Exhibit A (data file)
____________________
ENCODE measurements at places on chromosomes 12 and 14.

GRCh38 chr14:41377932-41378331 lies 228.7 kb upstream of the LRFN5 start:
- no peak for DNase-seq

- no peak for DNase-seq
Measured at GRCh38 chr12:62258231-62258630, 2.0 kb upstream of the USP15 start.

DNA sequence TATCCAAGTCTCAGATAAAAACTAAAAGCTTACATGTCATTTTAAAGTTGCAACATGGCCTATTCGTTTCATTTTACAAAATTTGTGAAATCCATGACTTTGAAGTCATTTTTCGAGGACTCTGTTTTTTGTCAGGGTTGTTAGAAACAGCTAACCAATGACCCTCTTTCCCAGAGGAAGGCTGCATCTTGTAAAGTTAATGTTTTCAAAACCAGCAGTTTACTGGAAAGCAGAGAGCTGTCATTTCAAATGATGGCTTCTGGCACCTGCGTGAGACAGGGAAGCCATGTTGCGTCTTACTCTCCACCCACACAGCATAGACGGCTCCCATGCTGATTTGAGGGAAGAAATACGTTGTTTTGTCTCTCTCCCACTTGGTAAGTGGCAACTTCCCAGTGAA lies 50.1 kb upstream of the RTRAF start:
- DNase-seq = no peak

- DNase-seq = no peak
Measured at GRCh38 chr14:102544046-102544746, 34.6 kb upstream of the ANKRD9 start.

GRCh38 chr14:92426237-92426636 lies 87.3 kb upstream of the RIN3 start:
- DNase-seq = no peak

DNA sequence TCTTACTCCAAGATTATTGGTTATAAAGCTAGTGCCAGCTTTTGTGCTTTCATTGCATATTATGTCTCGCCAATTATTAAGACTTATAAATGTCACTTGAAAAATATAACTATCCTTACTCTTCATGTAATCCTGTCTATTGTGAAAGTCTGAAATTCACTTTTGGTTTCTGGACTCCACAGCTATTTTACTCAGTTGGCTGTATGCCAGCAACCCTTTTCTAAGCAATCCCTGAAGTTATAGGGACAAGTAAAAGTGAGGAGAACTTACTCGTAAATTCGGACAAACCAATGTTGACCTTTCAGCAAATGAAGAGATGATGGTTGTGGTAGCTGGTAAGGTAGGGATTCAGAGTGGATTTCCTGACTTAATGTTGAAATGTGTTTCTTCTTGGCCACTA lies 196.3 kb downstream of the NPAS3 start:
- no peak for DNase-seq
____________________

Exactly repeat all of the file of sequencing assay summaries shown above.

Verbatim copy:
ENCODE measurements at places on chromosomes 12 and 14.

GRCh38 chr14:41377932-41378331 lies 228.7 kb upstream of the LRFN5 start:
- no peak for DNase-seq

- no peak for DNase-seq
Measured at GRCh38 chr12:62258231-62258630, 2.0 kb upstream of the USP15 start.

DNA sequence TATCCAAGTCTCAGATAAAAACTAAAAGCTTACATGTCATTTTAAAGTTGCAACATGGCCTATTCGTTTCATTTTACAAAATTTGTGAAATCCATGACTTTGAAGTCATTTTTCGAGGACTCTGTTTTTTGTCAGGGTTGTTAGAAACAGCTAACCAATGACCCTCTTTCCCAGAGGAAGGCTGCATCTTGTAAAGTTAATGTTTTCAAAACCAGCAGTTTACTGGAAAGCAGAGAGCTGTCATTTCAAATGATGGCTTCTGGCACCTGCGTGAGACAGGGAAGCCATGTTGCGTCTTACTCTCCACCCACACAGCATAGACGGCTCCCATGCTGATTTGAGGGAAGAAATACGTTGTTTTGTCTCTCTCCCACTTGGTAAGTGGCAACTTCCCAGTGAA lies 50.1 kb upstream of the RTRAF start:
- DNase-seq = no peak

- DNase-seq = no peak
Measured at GRCh38 chr14:102544046-102544746, 34.6 kb upstream of the ANKRD9 start.

GRCh38 chr14:92426237-92426636 lies 87.3 kb upstream of the RIN3 start:
- DNase-seq = no peak

DNA sequence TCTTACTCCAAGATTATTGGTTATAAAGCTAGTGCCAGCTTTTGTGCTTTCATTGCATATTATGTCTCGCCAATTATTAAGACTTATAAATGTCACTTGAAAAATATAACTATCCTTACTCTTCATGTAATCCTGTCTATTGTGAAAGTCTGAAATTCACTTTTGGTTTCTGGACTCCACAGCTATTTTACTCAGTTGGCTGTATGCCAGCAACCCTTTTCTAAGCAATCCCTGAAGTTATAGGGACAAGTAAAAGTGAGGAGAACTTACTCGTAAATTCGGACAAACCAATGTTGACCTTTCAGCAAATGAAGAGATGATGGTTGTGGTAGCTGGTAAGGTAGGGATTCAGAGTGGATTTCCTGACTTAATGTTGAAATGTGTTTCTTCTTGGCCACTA lies 196.3 kb downstream of the NPAS3 start:
- no peak for DNase-seq